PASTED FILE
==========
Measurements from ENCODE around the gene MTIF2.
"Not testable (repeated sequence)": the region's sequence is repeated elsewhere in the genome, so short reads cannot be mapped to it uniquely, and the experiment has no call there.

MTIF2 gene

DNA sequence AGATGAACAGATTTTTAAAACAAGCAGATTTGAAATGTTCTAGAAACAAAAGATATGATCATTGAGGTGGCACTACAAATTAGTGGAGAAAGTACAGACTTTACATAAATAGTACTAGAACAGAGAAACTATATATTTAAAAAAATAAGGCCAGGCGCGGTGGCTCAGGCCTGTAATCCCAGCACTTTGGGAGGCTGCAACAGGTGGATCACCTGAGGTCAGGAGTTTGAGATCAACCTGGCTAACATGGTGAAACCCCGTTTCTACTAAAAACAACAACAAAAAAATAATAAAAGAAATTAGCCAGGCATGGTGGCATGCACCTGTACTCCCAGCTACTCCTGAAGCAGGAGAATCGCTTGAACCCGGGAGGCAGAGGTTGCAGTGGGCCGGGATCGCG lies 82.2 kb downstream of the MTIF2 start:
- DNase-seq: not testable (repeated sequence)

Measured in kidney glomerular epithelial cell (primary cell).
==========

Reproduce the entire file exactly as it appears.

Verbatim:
Measurements from ENCODE around the gene MTIF2.
"Not testable (repeated sequence)": the region's sequence is repeated elsewhere in the genome, so short reads cannot be mapped to it uniquely, and the experiment has no call there.

MTIF2 gene

DNA sequence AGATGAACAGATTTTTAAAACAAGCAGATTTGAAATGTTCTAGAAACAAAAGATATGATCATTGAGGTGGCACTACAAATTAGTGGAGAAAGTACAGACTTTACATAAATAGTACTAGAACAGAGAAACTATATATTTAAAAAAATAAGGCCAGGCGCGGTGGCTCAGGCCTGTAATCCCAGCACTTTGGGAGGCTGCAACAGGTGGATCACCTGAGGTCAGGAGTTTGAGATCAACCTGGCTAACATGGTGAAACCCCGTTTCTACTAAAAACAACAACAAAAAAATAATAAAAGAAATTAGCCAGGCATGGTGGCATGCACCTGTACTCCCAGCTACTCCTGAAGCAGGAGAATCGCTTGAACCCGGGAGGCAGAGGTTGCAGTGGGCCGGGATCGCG lies 82.2 kb downstream of the MTIF2 start:
- DNase-seq: not testable (repeated sequence)

Measured in kidney glomerular epithelial cell (primary cell).